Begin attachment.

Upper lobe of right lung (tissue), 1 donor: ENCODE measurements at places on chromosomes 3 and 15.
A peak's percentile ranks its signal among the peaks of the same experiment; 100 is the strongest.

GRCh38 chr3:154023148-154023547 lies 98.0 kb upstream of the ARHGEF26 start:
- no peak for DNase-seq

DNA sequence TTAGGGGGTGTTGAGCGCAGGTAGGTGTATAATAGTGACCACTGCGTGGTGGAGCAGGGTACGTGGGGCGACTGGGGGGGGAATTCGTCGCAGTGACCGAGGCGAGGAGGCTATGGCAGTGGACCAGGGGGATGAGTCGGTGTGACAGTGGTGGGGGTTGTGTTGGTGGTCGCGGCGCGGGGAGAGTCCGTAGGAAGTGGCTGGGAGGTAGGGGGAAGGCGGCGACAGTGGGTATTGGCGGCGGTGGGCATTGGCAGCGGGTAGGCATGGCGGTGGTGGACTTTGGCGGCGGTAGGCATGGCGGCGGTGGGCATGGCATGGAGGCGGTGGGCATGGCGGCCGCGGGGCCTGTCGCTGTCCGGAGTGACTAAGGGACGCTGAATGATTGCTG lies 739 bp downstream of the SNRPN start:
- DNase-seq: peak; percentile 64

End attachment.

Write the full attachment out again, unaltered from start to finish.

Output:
Upper lobe of right lung (tissue), 1 donor: ENCODE measurements at places on chromosomes 3 and 15.
A peak's percentile ranks its signal among the peaks of the same experiment; 100 is the strongest.

GRCh38 chr3:154023148-154023547 lies 98.0 kb upstream of the ARHGEF26 start:
- no peak for DNase-seq

DNA sequence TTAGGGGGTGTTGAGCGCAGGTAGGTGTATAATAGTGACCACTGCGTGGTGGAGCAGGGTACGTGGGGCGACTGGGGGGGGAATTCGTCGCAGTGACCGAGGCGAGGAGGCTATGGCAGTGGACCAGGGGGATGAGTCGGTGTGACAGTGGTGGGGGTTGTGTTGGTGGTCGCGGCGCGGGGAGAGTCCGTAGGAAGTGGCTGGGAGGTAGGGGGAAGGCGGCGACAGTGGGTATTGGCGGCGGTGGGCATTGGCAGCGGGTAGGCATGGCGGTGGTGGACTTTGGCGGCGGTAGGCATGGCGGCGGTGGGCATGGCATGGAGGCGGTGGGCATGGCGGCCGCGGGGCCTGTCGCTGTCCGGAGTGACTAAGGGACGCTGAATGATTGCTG lies 739 bp downstream of the SNRPN start:
- DNase-seq: peak; percentile 64